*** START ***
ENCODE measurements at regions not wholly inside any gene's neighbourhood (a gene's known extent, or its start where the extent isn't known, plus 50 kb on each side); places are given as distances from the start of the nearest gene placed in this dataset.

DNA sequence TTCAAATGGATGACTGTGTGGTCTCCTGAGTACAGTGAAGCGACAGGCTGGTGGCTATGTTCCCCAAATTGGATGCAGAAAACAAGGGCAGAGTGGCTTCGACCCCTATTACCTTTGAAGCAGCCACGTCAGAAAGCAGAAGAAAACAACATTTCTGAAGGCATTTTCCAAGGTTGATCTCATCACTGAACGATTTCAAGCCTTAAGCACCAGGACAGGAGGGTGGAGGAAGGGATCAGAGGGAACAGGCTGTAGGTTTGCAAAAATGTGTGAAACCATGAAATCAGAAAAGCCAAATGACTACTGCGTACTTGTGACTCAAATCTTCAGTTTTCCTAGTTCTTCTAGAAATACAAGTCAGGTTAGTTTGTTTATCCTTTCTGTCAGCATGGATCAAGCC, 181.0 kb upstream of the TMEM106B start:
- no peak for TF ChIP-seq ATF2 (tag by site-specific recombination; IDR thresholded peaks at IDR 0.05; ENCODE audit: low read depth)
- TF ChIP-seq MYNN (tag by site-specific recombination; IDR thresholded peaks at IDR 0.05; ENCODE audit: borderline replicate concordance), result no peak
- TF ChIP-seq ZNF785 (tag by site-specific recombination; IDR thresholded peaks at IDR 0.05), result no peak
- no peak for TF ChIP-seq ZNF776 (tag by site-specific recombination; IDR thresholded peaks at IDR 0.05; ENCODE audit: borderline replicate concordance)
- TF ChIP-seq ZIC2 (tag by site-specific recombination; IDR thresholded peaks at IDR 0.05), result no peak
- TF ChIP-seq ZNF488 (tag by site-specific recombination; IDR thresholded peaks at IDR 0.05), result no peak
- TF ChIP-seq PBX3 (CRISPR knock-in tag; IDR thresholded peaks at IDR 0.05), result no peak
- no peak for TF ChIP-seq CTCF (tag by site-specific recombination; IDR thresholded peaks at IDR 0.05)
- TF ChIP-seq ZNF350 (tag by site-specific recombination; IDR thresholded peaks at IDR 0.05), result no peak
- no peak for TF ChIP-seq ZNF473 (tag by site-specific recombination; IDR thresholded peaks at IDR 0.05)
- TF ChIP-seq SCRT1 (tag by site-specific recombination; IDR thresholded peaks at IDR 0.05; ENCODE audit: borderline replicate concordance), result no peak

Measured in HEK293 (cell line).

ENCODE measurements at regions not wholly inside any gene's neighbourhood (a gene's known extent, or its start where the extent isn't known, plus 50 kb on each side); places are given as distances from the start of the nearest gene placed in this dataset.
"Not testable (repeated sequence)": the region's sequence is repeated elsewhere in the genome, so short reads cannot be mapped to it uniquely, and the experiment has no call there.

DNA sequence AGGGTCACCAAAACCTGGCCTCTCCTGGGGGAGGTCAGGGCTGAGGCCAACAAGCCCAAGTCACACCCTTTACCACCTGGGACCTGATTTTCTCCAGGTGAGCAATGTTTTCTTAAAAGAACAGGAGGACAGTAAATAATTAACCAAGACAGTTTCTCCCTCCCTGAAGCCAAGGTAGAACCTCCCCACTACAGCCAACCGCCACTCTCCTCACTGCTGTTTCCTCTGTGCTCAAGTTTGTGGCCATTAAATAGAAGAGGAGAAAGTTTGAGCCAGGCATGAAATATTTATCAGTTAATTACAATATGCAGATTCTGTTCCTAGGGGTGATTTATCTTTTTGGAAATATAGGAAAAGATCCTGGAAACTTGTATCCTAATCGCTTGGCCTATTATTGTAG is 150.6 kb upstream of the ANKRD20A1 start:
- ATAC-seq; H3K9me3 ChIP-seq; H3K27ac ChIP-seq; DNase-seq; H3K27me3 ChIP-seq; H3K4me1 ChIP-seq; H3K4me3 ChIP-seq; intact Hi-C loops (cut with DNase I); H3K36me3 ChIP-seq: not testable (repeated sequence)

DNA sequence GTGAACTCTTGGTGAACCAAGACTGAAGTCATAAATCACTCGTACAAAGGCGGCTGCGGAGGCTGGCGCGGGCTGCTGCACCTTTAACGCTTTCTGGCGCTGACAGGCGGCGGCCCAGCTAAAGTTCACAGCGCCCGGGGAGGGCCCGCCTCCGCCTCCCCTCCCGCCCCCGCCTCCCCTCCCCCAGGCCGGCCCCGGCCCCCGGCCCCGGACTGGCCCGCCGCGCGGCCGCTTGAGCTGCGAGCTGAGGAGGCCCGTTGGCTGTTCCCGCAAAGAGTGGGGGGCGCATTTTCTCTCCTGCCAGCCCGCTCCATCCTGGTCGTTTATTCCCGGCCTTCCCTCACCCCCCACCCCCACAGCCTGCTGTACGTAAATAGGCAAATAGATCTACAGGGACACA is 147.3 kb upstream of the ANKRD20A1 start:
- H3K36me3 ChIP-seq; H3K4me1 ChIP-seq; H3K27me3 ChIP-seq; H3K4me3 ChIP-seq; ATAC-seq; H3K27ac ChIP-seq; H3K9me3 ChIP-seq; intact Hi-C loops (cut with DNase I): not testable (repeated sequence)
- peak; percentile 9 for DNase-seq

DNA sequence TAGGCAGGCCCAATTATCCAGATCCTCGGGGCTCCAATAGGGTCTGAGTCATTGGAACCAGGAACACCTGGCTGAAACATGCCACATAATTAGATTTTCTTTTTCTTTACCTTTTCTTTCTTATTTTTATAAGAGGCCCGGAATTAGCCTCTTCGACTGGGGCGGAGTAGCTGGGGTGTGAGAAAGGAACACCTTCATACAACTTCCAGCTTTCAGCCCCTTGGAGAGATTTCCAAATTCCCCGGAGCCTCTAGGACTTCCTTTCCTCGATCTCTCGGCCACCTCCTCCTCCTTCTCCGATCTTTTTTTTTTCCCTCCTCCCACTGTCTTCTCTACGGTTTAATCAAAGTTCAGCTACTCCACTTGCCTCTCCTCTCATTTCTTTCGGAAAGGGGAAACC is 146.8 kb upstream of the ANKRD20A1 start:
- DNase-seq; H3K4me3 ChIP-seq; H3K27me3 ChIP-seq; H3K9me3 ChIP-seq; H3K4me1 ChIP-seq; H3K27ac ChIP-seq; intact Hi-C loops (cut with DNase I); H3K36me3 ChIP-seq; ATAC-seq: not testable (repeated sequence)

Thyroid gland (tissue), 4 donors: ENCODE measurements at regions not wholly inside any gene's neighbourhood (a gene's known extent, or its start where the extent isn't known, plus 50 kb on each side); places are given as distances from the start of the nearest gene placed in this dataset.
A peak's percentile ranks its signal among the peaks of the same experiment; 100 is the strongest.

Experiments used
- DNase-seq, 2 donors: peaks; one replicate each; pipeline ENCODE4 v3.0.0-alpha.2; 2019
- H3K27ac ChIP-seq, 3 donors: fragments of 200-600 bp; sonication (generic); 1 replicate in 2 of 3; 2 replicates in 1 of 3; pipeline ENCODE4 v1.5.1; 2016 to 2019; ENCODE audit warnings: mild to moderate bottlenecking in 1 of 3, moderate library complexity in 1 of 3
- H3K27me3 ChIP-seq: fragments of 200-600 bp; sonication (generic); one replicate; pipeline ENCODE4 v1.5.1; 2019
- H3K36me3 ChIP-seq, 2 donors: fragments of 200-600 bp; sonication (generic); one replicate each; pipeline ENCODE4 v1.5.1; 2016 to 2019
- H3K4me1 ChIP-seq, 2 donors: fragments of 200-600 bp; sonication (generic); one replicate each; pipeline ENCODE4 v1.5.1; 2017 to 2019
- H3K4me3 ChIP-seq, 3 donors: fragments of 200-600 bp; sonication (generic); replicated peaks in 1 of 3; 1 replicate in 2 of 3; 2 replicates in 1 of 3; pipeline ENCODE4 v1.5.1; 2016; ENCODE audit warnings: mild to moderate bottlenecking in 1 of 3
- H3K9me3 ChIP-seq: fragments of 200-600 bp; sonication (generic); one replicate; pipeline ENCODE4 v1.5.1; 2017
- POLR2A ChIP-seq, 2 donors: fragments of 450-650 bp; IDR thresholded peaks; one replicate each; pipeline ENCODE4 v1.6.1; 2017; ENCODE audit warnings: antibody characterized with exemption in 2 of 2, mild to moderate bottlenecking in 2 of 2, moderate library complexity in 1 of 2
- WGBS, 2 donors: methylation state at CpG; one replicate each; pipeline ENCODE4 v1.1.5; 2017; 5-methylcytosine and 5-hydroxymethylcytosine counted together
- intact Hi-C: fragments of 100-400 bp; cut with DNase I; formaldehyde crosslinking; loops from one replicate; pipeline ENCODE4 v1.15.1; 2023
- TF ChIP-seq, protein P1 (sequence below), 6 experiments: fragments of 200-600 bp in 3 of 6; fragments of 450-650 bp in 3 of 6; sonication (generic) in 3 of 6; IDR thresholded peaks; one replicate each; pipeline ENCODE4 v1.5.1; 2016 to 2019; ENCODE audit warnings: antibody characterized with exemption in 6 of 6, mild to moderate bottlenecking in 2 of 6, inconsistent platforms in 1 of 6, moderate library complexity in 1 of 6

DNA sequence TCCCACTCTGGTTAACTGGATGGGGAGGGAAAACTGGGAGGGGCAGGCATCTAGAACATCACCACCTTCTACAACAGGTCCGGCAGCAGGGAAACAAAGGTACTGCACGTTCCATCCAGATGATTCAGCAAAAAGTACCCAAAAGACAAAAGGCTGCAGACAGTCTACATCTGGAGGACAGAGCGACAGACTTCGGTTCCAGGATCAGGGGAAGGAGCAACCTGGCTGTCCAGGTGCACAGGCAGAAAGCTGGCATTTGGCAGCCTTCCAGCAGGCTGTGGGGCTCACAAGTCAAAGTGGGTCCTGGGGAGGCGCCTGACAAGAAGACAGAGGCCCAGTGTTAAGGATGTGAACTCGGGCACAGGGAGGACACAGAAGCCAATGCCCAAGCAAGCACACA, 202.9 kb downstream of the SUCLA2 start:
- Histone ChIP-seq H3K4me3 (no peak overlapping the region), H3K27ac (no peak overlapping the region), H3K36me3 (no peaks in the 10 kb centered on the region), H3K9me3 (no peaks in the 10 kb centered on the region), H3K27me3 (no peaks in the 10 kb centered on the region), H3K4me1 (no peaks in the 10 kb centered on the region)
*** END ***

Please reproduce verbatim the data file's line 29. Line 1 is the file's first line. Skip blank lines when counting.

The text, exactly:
- H3K27me3 ChIP-seq: fragments of 200-600 bp; sonication (generic); one replicate; pipeline ENCODE4 v1.5.1; 2019